Next, we have another segment straight from episode 101, the Great Gonzo eating a tire set to “Flight of the Bumblebee.” A classic Gonzo stunt turns rotten when you can’t see his excellent munching, and Kermit calling it “One of the most original and unusual acts you’ll ever see, particularly on a record album” just comes off as an all too obvious joke; Why would I want to listen to this, when I could be seeing it for myself instead?

We next get “Mr. Bassman,” performed by the most excellent duo of Scooter and Floyd Pepper, with a strong backing by Dr. Teeth and the Electric Mayhem. It only makes sense to put Floyd “the bass player” Pepper on Mr. Bassman. Floyd shows his strong vocal control with the bassy depths he lowers his voice too, which Scooter complements with a peppy upbeat song. This is a real joyful song, and redresses the ship after the two middling earlier segments, steering us straight towards the magnificent songs that make up the rest of side one.

The next comedic interlude is between Kermit and Fozzie Bear. Fozzie does some hat tricks that “somehow [don’t] quite make it on our record,” as Kermit explains. Fozzie bear is one of my comedic idols, which gives this segment a soft spot in my heart that would have been cast out had I been a purely objective reviewer.

Track six is “Cottleston Pie,” performed by Rowlf the dog. Rowlf the dog is my favorite muppet, and “Cottleston Pie” was one of Jim Henson’s favorite songs. During my research for this article, I stumbled upon recordings from Jim Henson’s “St. John’s Memorial.” During this memorial, Frank Oz, Jerry Nelson, Dave Goelz, Richard Hunt, Steve Whitmire, and Kevin Clash sang Jim Henson’s favorite Muppet songs as the muppets. It is very moving, and it gets my heart crying every time I watch it. Frank Oz, one of Henson’s closest friends, sings the song, as Henson had previously voiced Rowlf. In the album being reviewed here, Rowlf explains the song’s dynamics and key changes, ever the musician. During the memorial, he doesn’t need to.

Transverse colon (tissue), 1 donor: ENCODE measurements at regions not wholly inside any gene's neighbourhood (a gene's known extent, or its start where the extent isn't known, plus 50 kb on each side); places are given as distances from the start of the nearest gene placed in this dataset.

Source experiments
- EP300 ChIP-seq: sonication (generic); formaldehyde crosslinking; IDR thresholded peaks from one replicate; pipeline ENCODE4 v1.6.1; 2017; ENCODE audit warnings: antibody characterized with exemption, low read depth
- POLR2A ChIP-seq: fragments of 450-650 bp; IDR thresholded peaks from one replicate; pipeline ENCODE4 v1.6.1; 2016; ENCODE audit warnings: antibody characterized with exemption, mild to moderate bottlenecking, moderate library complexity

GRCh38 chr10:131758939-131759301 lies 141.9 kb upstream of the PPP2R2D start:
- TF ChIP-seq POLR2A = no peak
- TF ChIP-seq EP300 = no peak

Next, Marvin Suggs and his Muppaphone play “Lady of Spain,” with the muppaphone’s Ows serving as the sole lyrics. The muppets frequently experimented with form for the sake of comedy. In fact, the whole format of the show as a seemingly Vaudevillian skit show with behind the scenes drama was pretty influential, even without the non-human aspects. As with the other songs on this record, the focus is on the muppet, and not the cover. This commitment is what can make characters like Marvin Suggs feel realized, even when they are simple Whatnots.

The penultimate track of side one is “Lydia the Tattooed Lady,” performed here by Kermit the Frog, and in the memorial by Kevin Clash channeling Elmo. I’m too old for Elmo. Kermit performs with an exuberance you don’t usually see from him, as he is usually confined to more straight man type roles. Ever the consummate showman, he uses this opportunity to sing his heart out, his voice cracking with excitement. This track is strong enough that I rarely skip it, even though the next track is…

“Halfway Down the Stairs” is purely powerful. Introduced by Kermit as his favorite of their more obscure songs, this is once again a favorite of Jim Henson. This is an adaptation of a classic nursery rhyme by A. A. Milne, sung here by Robin, Kermit’s nephew. I cannot credit the muppets for the lines full of meaning, but I can credit them for their restraint. In an album full of bombastic and gimmicky adaptations, here Robin knows to take it slow and contemplative. It’s impressive that a muppet can extract this much sentimentality in a song devoid of the usual muppet tropes. I understand how it can feel to be halfway down the stairs, where “It isn’t really anywhere, it’s somewhere else instead.”

This concludes side 1 of “The Muppet Show.” You should now listen to the album, findable on amazon.com for $104.99, and youtube.com for $0.00. Come back next week for Muppet Corner, where we’ll be tackling the second side of this album.